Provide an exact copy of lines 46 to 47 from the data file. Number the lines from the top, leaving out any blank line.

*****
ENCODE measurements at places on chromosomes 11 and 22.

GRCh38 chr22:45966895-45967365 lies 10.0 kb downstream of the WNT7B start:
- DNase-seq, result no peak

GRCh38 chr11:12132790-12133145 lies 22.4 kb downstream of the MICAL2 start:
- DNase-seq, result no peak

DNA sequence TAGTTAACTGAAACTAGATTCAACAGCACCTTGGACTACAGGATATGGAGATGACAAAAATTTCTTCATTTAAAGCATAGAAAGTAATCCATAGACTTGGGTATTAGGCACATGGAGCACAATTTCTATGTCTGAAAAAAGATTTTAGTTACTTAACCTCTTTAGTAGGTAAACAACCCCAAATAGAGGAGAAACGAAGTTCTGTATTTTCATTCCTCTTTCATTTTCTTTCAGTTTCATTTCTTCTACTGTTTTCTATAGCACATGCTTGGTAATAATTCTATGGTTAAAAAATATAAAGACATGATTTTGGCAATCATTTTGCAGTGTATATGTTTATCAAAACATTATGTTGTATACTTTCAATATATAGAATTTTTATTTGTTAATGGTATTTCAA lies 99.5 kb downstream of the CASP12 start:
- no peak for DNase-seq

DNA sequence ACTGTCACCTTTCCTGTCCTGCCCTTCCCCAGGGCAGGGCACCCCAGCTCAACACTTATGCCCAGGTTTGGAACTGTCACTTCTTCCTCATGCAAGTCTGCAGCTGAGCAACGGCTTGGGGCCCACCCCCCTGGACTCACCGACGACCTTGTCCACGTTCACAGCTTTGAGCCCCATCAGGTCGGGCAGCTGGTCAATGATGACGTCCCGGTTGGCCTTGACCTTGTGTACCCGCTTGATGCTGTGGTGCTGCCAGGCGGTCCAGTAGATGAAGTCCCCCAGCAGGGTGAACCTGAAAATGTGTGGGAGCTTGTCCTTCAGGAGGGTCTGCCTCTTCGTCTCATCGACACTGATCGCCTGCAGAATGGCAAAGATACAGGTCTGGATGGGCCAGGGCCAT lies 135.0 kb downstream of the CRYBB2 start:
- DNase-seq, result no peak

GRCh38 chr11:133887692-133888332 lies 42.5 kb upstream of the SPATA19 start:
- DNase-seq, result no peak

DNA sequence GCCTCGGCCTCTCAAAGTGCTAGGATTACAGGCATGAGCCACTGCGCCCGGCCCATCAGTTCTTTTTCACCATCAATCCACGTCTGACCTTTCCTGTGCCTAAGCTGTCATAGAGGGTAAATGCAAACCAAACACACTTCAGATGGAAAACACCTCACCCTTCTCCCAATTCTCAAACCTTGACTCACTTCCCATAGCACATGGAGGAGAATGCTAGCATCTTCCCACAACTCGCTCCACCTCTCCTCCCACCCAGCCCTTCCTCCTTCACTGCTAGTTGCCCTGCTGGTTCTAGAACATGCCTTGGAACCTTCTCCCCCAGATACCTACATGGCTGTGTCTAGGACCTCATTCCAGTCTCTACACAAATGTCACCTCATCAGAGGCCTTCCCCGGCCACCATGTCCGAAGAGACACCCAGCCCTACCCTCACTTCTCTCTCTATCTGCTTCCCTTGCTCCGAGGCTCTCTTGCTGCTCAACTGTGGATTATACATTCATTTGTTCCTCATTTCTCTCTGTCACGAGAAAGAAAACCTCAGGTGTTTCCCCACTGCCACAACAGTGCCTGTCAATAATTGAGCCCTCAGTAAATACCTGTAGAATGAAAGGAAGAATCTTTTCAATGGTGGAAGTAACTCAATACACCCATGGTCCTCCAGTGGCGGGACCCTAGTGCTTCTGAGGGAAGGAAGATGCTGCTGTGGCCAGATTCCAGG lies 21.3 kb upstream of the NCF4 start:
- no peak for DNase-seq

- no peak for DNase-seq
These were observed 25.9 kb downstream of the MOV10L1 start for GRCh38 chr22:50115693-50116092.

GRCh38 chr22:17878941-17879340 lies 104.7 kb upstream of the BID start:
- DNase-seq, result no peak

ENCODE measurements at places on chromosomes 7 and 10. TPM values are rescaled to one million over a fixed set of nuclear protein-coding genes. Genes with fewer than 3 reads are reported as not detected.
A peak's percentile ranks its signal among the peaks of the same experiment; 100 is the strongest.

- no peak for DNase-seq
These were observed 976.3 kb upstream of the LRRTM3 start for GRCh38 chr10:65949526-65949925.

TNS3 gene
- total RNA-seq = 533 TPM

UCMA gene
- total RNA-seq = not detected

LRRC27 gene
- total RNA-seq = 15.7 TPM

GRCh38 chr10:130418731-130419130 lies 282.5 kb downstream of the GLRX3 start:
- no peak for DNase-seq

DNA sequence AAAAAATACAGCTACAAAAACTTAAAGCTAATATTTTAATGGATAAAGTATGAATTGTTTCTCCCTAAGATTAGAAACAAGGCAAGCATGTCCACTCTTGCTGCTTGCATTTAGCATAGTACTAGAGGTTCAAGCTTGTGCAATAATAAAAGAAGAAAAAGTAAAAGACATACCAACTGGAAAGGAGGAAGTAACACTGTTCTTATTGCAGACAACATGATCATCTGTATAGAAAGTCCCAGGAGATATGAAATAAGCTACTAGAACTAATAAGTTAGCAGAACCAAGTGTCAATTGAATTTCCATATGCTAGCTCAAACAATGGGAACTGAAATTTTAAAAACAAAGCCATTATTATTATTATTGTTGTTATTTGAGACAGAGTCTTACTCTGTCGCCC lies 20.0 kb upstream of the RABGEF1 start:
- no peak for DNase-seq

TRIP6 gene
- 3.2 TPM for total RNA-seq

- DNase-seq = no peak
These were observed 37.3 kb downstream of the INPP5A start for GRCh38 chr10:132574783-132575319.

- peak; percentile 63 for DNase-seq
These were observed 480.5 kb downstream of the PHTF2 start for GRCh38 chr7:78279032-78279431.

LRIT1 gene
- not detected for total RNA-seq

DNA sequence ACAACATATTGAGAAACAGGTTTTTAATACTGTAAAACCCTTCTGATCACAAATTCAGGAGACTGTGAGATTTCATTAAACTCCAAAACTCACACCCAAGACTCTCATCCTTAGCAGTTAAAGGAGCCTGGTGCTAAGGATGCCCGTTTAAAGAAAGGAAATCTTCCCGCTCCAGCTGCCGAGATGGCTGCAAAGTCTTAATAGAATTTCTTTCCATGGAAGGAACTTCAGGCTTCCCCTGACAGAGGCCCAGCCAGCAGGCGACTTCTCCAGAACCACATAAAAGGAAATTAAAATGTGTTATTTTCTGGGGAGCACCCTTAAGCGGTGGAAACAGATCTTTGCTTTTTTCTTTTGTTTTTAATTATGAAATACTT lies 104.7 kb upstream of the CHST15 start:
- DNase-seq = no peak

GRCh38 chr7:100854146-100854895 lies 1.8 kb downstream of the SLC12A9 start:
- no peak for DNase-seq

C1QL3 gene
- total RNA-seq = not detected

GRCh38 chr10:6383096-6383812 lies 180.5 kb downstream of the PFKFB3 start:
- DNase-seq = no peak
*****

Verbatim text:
GRCh38 chr10:6383096-6383812 lies 180.5 kb downstream of the PFKFB3 start:
- DNase-seq = no peak